4th November 2001

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An official works at his desk as the electronic trading board of the Colombo Stock Exchange comes alive after the public gallery was open. (pic. by Ranjith Perera)
An official works at his desk as the electronic trading board of the Colombo Stock Exchange comes alive after the public gallery was open. (pic. by Ranjith Perera)

Mind your Business 

Windfall before fall
Desperate situations need desperate remedies and that is what the blue camp appears to be thinking these days, with polls around the corner.

Even the package of relief measures including a substantial wage hike does not seem to have had an effect, their political pundits claim and have proposed more bonanzas for the voter.

So, don't be surprised folks if the powers that be soon announce reductions in fuel, gas and electricity tariffs. And this they will say is no election gimmick either!

Hostility industry
A once hot city hotel is up for grabs if the price is right, we hear. The hospitality industry is anyway going through a crisis but this hotel is experiencing a really tough time, what with employee unrest and shareholders demanding their pound of flesh.

The present proprietors will gladly hand over the reins of ownership to anyone for a reasonable price but no one it seems is willing to take the risk.

Posts after passing winning post
They may be counting their chickens before they are hatched, but the greens are surely readying themselves to enjoy the spoils of victory.

There are some self-appointed state bank bosses and heads of airlines and of Boards who have already invested in the green camp which led to discreet inquiries from the hierarchy as to whether these claims were true.

It was then that they were summoned and given a dose of reality. "We haven't won yet and even if we do, no decisions have been taken about who heads what."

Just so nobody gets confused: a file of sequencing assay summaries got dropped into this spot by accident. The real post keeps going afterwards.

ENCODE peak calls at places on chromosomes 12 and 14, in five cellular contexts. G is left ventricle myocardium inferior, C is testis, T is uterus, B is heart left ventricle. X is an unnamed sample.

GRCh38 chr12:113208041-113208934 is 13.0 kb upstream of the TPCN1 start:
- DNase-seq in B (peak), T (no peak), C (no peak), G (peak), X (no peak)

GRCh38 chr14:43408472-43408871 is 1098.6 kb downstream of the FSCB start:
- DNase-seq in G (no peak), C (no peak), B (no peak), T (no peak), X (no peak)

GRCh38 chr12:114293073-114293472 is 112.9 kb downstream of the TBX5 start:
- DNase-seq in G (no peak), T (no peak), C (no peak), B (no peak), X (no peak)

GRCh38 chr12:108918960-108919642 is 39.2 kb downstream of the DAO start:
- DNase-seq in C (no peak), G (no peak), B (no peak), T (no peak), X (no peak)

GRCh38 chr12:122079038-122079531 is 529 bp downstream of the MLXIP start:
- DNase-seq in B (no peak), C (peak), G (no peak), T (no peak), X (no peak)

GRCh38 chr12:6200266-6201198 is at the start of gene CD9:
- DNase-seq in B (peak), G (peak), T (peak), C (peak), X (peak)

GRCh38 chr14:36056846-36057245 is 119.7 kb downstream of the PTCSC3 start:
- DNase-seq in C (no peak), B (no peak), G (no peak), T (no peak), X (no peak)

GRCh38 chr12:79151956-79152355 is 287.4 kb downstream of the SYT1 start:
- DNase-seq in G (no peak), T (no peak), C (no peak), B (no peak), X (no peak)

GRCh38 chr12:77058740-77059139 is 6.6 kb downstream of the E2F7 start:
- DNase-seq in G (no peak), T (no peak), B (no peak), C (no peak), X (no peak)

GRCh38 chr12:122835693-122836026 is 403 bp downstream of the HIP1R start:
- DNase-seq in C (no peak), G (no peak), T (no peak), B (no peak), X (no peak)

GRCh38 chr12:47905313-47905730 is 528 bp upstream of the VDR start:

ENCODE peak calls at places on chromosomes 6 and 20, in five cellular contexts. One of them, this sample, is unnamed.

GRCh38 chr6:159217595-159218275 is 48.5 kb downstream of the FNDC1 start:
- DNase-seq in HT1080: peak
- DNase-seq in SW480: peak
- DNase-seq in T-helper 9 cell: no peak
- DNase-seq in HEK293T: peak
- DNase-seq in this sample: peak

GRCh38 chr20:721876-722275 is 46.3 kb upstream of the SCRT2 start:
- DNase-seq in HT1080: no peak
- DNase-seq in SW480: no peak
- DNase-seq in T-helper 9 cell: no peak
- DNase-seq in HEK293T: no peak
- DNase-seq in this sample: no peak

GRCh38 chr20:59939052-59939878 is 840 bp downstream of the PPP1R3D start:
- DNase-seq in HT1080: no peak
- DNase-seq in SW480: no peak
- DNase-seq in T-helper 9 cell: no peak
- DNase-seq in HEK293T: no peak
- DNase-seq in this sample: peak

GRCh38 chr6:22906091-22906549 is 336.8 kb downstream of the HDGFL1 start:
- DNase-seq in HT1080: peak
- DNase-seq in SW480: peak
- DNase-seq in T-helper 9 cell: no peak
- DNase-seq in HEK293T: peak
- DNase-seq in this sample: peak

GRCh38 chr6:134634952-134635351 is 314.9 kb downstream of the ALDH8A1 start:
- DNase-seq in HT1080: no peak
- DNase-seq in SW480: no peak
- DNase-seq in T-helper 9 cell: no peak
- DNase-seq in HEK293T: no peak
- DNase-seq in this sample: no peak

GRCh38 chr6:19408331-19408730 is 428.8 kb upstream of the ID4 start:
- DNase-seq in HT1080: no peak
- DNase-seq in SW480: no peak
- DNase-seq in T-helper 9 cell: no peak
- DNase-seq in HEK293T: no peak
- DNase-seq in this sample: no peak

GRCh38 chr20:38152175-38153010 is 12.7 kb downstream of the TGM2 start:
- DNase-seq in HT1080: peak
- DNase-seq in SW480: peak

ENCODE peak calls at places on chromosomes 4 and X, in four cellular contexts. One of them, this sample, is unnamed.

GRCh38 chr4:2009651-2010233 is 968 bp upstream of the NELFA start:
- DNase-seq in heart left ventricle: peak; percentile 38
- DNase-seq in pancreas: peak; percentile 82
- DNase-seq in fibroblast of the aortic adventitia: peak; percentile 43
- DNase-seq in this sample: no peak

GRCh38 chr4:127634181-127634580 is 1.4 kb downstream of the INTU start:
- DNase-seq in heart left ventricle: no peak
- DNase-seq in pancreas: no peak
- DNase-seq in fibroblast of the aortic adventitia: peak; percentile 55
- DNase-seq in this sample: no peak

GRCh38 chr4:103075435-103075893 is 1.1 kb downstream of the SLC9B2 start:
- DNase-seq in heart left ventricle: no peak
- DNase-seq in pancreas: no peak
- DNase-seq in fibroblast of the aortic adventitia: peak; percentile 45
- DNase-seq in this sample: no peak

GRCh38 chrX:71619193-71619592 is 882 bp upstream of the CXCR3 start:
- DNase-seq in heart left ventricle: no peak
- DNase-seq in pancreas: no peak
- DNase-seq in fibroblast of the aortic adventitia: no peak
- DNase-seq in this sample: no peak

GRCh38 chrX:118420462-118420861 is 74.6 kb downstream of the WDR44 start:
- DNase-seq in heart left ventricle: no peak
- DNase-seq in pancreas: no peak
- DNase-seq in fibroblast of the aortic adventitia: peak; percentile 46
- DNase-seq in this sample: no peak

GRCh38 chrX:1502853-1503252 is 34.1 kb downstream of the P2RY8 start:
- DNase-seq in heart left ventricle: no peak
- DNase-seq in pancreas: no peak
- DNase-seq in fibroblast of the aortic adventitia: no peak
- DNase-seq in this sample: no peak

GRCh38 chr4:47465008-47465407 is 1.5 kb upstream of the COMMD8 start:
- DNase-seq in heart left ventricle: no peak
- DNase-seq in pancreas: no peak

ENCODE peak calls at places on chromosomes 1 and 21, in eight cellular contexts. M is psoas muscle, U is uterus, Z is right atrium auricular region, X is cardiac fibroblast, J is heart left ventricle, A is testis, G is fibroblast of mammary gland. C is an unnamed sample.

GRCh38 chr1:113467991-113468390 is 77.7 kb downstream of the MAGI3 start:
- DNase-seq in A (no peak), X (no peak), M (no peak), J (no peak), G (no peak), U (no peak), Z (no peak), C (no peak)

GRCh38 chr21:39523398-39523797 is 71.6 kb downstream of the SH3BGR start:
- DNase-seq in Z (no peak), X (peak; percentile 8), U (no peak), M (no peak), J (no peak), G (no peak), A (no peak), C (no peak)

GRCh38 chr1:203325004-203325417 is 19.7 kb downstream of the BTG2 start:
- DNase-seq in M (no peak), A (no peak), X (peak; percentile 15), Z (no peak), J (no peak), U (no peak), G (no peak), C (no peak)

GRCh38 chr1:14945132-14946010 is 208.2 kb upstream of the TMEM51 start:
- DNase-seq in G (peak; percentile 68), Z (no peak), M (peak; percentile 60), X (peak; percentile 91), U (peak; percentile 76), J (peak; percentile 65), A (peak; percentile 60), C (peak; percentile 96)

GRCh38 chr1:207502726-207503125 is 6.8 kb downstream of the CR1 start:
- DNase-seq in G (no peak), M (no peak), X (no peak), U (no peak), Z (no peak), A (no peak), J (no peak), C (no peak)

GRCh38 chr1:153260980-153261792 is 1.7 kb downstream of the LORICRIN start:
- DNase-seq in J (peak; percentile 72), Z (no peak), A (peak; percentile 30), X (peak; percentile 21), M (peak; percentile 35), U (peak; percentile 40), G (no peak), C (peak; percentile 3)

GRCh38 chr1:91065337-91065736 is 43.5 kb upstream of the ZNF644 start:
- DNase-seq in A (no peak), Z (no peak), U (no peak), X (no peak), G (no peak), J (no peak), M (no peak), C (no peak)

Economists slam global ranking 

Sri Lanka in 61st position: "This is like a beauty contest"
By Feizal Samath
Private sector and government economists last week slammed a US-backed report on global competitiveness, which has placed Sri Lanka in 61st position out of 75 countries.

"It is not a proper ranking and the methodology used was not proper," said a private sector economist. "This is like a beauty contest. You give some data and then get selected," noted a senior government economist.

But the report came in for cautious praise from the private sector, which said Sri Lanka should have been placed much higher in the index.

"This is not good enough. We should be in the middle range of this index by the end of the decade," said Chandra Jayaratne, Chairman of the Ceylon Chamber of Commerce.

The Global Competitiveness Report (GCR) 2001, a project of the World Economic Forum (WEF) and Harvard University professors Jeffrey Sachs and Michael Porter, which measures the comparative strengths and weaknesses of national economies, has been published since 1975.

Finland was ranked as having the most competitive economy in the world, jumping up five places after being ranked at number six in the 2000 GCR report. The United States, which dominated the rankings last year, was pushed to second place this time.

There are two index rankings with the first being the growth competitiveness index (GCI) which measures the factors that contribute to the future growth of an economy measured by the rate of change of GDP per person.